Seattle Work Placement Program Failed to Run Background Check on Man Charged in Rape Case

By Michael Klazema on 3/9/2015

A work placement program in Seattle is in hot water after a man hired through their program was arrested and charged with raping his employer. The victim was a 69-year-old woman, who used the work placement program to hire someone to do a few tasks around her house. The man, it turns out, was a registered sex offender with a history of criminal activity in Canada. Casa Latina, the non-profit work placement organization that facilitated his hiring, had failed to run background checks on him and was unaware of his criminal history.

In fact, Casa Latina has never run background checks on its workers. That's all changing now, of course. The rape accusations in this particular case have inspired the company to do sex offender background checks of all of its workers. Casa Latina is also working on a broader policy that will call for criminal background checks. Still, it's too little, too late for the 69-year-old rape victim harmed by one of Casa Latina's workers. The incident could have been prevented had the organization done its due diligence and made sure that the workers it was placing in people's homes were safe and trustworthy. In fact, the rape victim said that her daughter was able to learn about the suspect's criminal past in 30 seconds just by doing a Google search.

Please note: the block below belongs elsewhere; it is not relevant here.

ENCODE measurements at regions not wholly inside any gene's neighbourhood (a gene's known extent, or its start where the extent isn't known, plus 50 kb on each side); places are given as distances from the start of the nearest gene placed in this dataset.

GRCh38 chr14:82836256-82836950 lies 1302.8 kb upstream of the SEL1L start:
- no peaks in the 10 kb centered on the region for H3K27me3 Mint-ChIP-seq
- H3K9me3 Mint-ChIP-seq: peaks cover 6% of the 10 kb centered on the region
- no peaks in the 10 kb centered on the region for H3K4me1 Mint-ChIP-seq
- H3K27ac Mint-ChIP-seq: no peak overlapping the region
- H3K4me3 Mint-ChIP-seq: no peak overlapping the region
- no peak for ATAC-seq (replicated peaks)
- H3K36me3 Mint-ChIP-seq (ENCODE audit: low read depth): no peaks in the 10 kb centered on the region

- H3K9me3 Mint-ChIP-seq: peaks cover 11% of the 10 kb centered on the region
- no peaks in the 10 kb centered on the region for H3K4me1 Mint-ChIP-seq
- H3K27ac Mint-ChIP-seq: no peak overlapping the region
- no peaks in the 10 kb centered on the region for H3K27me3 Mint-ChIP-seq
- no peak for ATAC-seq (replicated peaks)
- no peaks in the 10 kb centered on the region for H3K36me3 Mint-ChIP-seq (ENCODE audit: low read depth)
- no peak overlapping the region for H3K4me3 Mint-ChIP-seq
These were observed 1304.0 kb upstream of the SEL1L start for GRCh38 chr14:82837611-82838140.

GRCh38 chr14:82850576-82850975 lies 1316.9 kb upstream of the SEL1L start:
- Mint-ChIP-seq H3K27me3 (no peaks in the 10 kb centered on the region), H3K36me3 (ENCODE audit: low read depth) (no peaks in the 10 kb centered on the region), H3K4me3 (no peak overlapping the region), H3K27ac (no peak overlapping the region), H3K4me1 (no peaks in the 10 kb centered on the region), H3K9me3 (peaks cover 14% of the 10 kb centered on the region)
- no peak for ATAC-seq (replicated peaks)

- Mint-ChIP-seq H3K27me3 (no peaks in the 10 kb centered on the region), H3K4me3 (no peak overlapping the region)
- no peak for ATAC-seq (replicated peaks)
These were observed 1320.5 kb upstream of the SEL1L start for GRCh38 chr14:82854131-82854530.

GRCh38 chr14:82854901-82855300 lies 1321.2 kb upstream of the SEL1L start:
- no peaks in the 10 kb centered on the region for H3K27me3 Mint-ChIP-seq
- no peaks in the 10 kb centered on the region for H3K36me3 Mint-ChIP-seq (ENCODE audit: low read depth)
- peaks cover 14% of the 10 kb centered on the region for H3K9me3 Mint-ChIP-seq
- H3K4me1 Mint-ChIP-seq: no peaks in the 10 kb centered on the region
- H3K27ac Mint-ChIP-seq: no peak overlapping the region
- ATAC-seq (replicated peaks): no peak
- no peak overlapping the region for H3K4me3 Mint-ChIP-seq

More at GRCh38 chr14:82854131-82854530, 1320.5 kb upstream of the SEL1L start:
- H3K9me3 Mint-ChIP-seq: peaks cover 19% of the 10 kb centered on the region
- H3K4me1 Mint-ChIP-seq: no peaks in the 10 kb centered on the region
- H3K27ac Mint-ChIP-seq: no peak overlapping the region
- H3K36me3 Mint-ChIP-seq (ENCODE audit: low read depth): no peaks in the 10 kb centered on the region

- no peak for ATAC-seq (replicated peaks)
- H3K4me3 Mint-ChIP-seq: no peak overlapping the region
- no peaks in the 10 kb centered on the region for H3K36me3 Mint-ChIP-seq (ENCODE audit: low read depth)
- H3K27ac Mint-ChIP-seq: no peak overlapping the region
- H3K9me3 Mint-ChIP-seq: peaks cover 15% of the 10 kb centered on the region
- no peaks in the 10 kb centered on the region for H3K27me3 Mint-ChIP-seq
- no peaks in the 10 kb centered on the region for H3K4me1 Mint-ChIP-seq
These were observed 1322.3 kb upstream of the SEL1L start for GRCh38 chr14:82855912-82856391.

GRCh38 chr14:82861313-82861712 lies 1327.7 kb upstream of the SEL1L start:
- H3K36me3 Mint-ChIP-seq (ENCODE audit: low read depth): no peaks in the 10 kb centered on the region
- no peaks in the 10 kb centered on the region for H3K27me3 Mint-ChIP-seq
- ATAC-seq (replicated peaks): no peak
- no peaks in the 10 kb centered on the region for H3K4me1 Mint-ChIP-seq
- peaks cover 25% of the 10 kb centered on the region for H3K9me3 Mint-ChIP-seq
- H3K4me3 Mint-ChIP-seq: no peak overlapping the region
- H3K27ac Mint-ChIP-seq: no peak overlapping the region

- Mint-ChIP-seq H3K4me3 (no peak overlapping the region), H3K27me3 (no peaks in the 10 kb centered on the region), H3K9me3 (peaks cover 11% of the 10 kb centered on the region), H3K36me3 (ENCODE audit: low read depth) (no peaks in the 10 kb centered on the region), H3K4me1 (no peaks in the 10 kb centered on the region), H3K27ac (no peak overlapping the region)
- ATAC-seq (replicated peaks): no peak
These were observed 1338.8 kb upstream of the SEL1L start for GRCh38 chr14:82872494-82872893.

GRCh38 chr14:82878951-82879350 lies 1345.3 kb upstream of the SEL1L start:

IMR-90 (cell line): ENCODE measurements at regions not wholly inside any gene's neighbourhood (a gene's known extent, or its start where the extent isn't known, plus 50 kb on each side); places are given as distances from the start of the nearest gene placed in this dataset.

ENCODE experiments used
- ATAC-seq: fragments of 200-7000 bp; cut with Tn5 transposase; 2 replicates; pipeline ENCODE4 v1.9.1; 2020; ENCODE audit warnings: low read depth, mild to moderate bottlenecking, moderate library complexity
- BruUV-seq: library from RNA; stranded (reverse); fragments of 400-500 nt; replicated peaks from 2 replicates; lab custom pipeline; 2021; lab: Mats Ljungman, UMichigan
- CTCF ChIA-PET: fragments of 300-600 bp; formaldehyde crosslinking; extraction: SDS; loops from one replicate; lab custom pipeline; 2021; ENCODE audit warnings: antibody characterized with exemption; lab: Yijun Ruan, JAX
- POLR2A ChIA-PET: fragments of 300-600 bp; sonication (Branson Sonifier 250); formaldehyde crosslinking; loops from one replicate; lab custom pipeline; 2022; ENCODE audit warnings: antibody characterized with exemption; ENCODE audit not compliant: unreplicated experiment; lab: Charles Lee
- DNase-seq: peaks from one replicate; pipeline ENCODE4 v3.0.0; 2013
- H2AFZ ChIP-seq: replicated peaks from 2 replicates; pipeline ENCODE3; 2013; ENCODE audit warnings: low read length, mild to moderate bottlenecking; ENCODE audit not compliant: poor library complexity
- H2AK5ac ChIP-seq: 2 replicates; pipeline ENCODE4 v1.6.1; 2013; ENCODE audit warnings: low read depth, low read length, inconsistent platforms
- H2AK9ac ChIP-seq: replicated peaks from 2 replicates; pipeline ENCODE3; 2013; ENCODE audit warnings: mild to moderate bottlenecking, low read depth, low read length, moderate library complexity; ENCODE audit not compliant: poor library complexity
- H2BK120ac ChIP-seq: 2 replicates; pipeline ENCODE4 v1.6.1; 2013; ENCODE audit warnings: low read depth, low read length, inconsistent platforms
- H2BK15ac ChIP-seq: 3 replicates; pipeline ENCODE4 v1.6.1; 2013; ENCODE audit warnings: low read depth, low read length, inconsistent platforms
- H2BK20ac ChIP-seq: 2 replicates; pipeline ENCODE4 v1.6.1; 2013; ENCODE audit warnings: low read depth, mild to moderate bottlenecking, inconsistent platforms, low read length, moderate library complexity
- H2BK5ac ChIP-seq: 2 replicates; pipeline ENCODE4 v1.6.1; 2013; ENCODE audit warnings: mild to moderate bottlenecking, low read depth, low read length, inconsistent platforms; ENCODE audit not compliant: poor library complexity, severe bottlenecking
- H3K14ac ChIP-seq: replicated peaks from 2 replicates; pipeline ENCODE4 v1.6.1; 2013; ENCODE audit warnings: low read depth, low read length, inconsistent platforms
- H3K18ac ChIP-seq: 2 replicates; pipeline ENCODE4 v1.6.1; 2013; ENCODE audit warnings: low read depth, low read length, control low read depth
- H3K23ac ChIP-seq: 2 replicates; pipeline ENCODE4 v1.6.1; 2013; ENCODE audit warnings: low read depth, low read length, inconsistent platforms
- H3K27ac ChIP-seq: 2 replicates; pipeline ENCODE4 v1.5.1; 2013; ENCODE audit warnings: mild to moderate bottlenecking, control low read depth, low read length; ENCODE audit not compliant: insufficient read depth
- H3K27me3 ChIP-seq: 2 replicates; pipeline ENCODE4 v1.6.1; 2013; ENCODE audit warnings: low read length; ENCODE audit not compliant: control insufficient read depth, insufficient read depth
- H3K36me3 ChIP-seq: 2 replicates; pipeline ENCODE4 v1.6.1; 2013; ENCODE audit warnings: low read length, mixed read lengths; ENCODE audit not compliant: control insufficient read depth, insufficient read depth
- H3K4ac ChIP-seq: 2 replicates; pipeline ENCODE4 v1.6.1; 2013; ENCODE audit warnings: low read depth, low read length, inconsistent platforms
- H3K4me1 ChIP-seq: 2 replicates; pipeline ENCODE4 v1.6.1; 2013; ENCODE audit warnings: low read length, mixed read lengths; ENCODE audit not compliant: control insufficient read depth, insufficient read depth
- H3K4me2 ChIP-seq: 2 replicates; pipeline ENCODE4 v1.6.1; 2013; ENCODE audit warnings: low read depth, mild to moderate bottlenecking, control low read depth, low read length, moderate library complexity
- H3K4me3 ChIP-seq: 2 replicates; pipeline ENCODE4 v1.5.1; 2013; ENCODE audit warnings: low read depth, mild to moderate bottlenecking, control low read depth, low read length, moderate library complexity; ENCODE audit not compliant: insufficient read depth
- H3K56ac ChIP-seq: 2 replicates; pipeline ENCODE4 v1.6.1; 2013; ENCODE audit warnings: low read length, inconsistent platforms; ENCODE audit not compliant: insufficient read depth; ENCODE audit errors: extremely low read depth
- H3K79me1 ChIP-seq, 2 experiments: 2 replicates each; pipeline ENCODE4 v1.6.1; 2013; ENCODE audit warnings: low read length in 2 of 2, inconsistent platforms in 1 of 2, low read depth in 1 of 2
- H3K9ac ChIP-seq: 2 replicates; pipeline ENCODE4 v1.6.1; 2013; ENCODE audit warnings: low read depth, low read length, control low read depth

On the one hand, some of the man's criminal history may not have shown up on a background check. His crimes were committed not just out of state, but also outside of the country. Indeed, the man's criminal history all comes from his time living in Canada, including a string of sexual offenses (dating as far back as 1987). He's also been charged with kidnapping, unlawful confinement, and aggravated assault. The latter charge, committed against an 82-year-old woman, earned him nine years in prison.

The suspect came to Seattle in 2013. He unlawfully fled Canada, cutting off a GPS ankle bracelet that was being used for court monitoring purposes. The bracelet was necessitated by the man's criminal record full of violent and sexual offenses, as well as by his history of unpredictable behavior. Canadian authorities opted not to have him extradited, and he was required to register as a Level III sex offender in the Seattle area. The local sex offender status is what Casa Latina could have discovered through a background check, and it almost certainly would have disqualified him from working day jobs through the non-profit.

The Casa Latina worker is being charged with first-degree burglary and second-degree rape. His bail is set at $1 million.


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